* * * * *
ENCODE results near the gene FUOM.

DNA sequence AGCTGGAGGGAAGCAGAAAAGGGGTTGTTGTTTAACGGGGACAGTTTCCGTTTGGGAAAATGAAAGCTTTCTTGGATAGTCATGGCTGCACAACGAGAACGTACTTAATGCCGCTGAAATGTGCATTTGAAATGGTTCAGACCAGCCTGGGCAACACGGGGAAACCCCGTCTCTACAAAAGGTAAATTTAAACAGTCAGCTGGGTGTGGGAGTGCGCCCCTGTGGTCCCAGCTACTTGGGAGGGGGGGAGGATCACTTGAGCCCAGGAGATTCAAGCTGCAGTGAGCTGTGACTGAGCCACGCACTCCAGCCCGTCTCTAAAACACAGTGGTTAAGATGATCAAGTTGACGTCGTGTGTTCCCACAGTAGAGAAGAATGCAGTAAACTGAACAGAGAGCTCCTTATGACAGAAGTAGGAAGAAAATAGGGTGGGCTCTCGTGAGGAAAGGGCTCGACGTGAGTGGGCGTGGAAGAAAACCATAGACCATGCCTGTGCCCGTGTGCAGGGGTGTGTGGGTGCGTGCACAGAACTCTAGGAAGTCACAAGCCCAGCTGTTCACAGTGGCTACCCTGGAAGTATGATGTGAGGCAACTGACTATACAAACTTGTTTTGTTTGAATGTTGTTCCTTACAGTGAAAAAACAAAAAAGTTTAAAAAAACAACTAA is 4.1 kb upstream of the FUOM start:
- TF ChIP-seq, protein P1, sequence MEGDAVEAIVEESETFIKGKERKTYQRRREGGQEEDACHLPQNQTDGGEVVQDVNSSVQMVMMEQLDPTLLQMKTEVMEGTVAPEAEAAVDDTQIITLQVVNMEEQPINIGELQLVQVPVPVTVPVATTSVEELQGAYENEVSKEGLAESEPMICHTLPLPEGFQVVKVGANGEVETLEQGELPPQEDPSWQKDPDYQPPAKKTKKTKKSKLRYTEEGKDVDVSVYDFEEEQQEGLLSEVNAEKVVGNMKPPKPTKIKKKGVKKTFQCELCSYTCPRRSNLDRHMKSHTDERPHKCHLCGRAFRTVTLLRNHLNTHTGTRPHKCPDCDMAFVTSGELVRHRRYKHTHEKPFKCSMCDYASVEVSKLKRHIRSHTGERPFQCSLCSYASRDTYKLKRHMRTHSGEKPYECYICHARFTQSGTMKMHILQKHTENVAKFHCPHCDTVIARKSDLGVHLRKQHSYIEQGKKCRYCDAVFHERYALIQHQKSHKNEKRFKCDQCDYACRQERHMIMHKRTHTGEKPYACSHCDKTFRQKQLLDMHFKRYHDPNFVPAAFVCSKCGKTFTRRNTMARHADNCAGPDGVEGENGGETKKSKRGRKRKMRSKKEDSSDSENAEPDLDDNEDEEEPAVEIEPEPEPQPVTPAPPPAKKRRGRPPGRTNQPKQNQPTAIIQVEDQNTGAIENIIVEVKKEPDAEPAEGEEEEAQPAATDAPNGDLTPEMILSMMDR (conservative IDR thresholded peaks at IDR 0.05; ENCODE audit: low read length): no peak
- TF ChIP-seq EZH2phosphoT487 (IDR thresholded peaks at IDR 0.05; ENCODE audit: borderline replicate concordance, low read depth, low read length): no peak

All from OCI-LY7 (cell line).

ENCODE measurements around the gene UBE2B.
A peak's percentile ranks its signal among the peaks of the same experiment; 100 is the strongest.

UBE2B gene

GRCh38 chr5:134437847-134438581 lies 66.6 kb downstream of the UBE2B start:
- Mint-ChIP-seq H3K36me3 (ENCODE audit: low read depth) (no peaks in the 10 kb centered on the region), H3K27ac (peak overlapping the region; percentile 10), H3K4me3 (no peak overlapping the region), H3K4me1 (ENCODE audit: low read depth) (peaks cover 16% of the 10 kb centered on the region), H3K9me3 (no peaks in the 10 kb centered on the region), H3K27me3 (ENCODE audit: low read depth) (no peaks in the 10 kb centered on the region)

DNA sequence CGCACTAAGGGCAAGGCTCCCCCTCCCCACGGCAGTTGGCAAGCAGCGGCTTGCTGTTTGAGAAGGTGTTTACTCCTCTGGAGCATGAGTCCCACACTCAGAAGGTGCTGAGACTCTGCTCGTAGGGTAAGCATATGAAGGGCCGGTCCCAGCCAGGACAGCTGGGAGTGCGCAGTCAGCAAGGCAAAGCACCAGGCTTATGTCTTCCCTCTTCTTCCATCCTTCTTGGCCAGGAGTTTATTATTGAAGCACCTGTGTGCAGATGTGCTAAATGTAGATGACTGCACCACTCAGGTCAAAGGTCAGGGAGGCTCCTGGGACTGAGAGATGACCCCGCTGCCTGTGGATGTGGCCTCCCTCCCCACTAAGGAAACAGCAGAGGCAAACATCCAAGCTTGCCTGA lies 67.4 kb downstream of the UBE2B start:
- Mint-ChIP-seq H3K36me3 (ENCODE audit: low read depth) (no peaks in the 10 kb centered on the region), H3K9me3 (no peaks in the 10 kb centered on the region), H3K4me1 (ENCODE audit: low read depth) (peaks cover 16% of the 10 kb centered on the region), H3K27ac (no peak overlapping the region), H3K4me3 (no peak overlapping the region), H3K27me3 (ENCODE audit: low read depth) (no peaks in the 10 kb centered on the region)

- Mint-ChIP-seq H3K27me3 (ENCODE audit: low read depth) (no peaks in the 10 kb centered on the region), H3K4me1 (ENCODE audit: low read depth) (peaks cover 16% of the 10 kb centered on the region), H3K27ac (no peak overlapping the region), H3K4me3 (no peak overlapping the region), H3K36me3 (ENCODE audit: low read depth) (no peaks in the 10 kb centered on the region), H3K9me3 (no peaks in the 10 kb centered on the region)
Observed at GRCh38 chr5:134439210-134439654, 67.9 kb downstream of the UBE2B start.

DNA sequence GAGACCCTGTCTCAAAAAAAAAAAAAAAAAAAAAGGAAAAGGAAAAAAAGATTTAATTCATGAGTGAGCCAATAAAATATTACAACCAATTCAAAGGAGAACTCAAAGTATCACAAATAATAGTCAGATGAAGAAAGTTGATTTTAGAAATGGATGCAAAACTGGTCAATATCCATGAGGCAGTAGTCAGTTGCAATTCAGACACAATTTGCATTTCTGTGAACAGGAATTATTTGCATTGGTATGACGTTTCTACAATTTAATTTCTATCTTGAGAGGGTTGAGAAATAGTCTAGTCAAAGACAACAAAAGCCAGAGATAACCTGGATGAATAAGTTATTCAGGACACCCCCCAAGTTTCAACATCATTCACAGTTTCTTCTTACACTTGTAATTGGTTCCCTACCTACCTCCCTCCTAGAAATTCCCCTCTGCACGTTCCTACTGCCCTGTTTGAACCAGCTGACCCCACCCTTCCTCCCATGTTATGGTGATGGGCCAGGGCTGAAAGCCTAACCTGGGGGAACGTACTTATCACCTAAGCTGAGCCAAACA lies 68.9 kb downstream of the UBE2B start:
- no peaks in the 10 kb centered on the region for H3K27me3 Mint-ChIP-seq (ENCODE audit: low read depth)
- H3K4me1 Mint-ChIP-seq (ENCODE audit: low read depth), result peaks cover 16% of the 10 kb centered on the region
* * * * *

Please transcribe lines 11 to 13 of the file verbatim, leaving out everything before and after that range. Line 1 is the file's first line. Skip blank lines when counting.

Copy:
DNA sequence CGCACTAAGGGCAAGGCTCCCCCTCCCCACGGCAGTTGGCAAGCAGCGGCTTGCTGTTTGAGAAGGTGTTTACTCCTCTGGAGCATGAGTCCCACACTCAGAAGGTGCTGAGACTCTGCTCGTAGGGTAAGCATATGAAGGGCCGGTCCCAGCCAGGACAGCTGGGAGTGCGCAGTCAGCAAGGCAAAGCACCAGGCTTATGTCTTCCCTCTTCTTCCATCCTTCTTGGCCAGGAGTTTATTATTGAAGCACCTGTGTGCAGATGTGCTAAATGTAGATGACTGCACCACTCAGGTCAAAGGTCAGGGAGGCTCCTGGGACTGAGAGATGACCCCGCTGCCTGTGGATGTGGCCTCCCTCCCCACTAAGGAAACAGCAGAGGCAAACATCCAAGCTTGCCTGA lies 67.4 kb downstream of the UBE2B start:
- Mint-ChIP-seq H3K36me3 (ENCODE audit: low read depth) (no peaks in the 10 kb centered on the region), H3K9me3 (no peaks in the 10 kb centered on the region), H3K4me1 (ENCODE audit: low read depth) (peaks cover 16% of the 10 kb centered on the region), H3K27ac (no peak overlapping the region), H3K4me3 (no peak overlapping the region), H3K27me3 (ENCODE audit: low read depth) (no peaks in the 10 kb centered on the region)

- Mint-ChIP-seq H3K27me3 (ENCODE audit: low read depth) (no peaks in the 10 kb centered on the region), H3K4me1 (ENCODE audit: low read depth) (peaks cover 16% of the 10 kb centered on the region), H3K27ac (no peak overlapping the region), H3K4me3 (no peak overlapping the region), H3K36me3 (ENCODE audit: low read depth) (no peaks in the 10 kb centered on the region), H3K9me3 (no peaks in the 10 kb centered on the region)